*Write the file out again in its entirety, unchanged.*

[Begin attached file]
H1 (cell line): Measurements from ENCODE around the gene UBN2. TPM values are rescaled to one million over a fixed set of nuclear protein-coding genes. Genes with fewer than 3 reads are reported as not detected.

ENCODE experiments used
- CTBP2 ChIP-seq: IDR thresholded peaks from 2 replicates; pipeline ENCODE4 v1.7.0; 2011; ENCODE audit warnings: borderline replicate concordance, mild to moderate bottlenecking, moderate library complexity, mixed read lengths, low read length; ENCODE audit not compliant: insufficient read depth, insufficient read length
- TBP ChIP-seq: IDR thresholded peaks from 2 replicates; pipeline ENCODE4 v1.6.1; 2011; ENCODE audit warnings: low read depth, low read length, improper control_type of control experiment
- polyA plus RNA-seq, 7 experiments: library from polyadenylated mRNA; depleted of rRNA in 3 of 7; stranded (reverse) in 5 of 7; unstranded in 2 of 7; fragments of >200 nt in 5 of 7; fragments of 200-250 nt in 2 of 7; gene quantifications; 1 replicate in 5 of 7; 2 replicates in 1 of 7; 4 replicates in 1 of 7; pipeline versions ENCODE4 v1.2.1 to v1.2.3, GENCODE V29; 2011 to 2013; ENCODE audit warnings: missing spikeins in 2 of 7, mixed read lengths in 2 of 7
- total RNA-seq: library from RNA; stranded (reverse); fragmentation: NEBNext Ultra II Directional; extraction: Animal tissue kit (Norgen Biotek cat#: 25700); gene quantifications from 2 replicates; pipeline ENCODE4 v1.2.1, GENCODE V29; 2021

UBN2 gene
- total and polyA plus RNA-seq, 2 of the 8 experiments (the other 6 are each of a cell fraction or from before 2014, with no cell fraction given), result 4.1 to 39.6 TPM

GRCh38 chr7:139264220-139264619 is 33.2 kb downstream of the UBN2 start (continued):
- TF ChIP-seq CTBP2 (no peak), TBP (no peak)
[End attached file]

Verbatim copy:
H1 (cell line): Measurements from ENCODE around the gene UBN2. TPM values are rescaled to one million over a fixed set of nuclear protein-coding genes. Genes with fewer than 3 reads are reported as not detected.

ENCODE experiments used
- CTBP2 ChIP-seq: IDR thresholded peaks from 2 replicates; pipeline ENCODE4 v1.7.0; 2011; ENCODE audit warnings: borderline replicate concordance, mild to moderate bottlenecking, moderate library complexity, mixed read lengths, low read length; ENCODE audit not compliant: insufficient read depth, insufficient read length
- TBP ChIP-seq: IDR thresholded peaks from 2 replicates; pipeline ENCODE4 v1.6.1; 2011; ENCODE audit warnings: low read depth, low read length, improper control_type of control experiment
- polyA plus RNA-seq, 7 experiments: library from polyadenylated mRNA; depleted of rRNA in 3 of 7; stranded (reverse) in 5 of 7; unstranded in 2 of 7; fragments of >200 nt in 5 of 7; fragments of 200-250 nt in 2 of 7; gene quantifications; 1 replicate in 5 of 7; 2 replicates in 1 of 7; 4 replicates in 1 of 7; pipeline versions ENCODE4 v1.2.1 to v1.2.3, GENCODE V29; 2011 to 2013; ENCODE audit warnings: missing spikeins in 2 of 7, mixed read lengths in 2 of 7
- total RNA-seq: library from RNA; stranded (reverse); fragmentation: NEBNext Ultra II Directional; extraction: Animal tissue kit (Norgen Biotek cat#: 25700); gene quantifications from 2 replicates; pipeline ENCODE4 v1.2.1, GENCODE V29; 2021

UBN2 gene
- total and polyA plus RNA-seq, 2 of the 8 experiments (the other 6 are each of a cell fraction or from before 2014, with no cell fraction given), result 4.1 to 39.6 TPM

GRCh38 chr7:139264220-139264619 is 33.2 kb downstream of the UBN2 start (continued):
- TF ChIP-seq CTBP2 (no peak), TBP (no peak)